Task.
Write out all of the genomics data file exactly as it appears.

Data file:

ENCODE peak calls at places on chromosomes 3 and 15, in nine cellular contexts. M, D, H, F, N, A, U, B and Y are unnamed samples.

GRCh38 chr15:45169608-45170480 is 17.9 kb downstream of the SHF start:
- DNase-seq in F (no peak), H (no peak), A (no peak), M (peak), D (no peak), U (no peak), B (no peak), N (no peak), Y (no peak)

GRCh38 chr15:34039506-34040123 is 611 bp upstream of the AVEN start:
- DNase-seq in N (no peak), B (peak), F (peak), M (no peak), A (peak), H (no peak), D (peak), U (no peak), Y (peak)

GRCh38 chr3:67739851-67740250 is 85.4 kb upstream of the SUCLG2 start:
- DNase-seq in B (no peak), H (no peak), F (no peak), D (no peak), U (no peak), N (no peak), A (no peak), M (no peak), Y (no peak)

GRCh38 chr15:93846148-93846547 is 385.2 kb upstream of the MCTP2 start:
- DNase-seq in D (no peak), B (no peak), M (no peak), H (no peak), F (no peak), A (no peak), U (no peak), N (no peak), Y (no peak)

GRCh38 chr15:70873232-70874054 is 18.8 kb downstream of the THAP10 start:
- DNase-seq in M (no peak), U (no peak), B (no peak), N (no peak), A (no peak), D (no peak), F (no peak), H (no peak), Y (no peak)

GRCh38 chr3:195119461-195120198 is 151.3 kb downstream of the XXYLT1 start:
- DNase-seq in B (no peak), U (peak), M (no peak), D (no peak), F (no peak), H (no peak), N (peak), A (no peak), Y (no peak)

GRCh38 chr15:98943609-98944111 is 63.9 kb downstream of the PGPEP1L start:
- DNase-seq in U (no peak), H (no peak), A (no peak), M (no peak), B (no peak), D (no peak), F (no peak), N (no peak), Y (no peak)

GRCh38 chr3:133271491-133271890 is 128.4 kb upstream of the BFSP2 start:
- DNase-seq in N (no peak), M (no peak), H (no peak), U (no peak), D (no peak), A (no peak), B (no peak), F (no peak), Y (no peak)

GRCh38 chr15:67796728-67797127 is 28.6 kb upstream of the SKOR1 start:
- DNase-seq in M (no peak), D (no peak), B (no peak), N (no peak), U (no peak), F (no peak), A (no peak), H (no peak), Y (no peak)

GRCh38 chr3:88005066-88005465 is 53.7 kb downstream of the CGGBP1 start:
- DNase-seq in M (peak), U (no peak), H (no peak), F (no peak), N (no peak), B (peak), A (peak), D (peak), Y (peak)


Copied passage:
ENCODE peak calls at places on chromosomes 3 and 15, in nine cellular contexts. M, D, H, F, N, A, U, B and Y are unnamed samples.

GRCh38 chr15:45169608-45170480 is 17.9 kb downstream of the SHF start:
- DNase-seq in F (no peak), H (no peak), A (no peak), M (peak), D (no peak), U (no peak), B (no peak), N (no peak), Y (no peak)

GRCh38 chr15:34039506-34040123 is 611 bp upstream of the AVEN start:
- DNase-seq in N (no peak), B (peak), F (peak), M (no peak), A (peak), H (no peak), D (peak), U (no peak), Y (peak)

GRCh38 chr3:67739851-67740250 is 85.4 kb upstream of the SUCLG2 start:
- DNase-seq in B (no peak), H (no peak), F (no peak), D (no peak), U (no peak), N (no peak), A (no peak), M (no peak), Y (no peak)

GRCh38 chr15:93846148-93846547 is 385.2 kb upstream of the MCTP2 start:
- DNase-seq in D (no peak), B (no peak), M (no peak), H (no peak), F (no peak), A (no peak), U (no peak), N (no peak), Y (no peak)

GRCh38 chr15:70873232-70874054 is 18.8 kb downstream of the THAP10 start:
- DNase-seq in M (no peak), U (no peak), B (no peak), N (no peak), A (no peak), D (no peak), F (no peak), H (no peak), Y (no peak)

GRCh38 chr3:195119461-195120198 is 151.3 kb downstream of the XXYLT1 start:
- DNase-seq in B (no peak), U (peak), M (no peak), D (no peak), F (no peak), H (no peak), N (peak), A (no peak), Y (no peak)

GRCh38 chr15:98943609-98944111 is 63.9 kb downstream of the PGPEP1L start:
- DNase-seq in U (no peak), H (no peak), A (no peak), M (no peak), B (no peak), D (no peak), F (no peak), N (no peak), Y (no peak)

GRCh38 chr3:133271491-133271890 is 128.4 kb upstream of the BFSP2 start:
- DNase-seq in N (no peak), M (no peak), H (no peak), U (no peak), D (no peak), A (no peak), B (no peak), F (no peak), Y (no peak)

GRCh38 chr15:67796728-67797127 is 28.6 kb upstream of the SKOR1 start:
- DNase-seq in M (no peak), D (no peak), B (no peak), N (no peak), U (no peak), F (no peak), A (no peak), H (no peak), Y (no peak)

GRCh38 chr3:88005066-88005465 is 53.7 kb downstream of the CGGBP1 start:
- DNase-seq in M (peak), U (no peak), H (no peak), F (no peak), N (no peak), B (peak), A (peak), D (peak), Y (peak)